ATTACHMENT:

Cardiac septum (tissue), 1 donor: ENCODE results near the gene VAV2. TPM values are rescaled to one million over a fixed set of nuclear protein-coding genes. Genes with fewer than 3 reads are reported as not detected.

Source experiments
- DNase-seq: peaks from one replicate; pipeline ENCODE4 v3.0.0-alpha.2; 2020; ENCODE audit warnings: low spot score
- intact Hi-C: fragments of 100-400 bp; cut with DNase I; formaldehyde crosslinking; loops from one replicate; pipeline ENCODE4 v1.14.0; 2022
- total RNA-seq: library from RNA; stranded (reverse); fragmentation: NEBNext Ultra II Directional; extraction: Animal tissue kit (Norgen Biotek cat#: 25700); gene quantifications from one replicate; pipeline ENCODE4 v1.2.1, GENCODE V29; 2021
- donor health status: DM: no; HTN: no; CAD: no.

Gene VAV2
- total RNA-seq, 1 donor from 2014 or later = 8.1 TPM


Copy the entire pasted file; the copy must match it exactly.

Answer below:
Cardiac septum (tissue), 1 donor: ENCODE results near the gene VAV2. TPM values are rescaled to one million over a fixed set of nuclear protein-coding genes. Genes with fewer than 3 reads are reported as not detected.

Source experiments
- DNase-seq: peaks from one replicate; pipeline ENCODE4 v3.0.0-alpha.2; 2020; ENCODE audit warnings: low spot score
- intact Hi-C: fragments of 100-400 bp; cut with DNase I; formaldehyde crosslinking; loops from one replicate; pipeline ENCODE4 v1.14.0; 2022
- total RNA-seq: library from RNA; stranded (reverse); fragmentation: NEBNext Ultra II Directional; extraction: Animal tissue kit (Norgen Biotek cat#: 25700); gene quantifications from one replicate; pipeline ENCODE4 v1.2.1, GENCODE V29; 2021
- donor health status: DM: no; HTN: no; CAD: no.

Gene VAV2
- total RNA-seq, 1 donor from 2014 or later = 8.1 TPM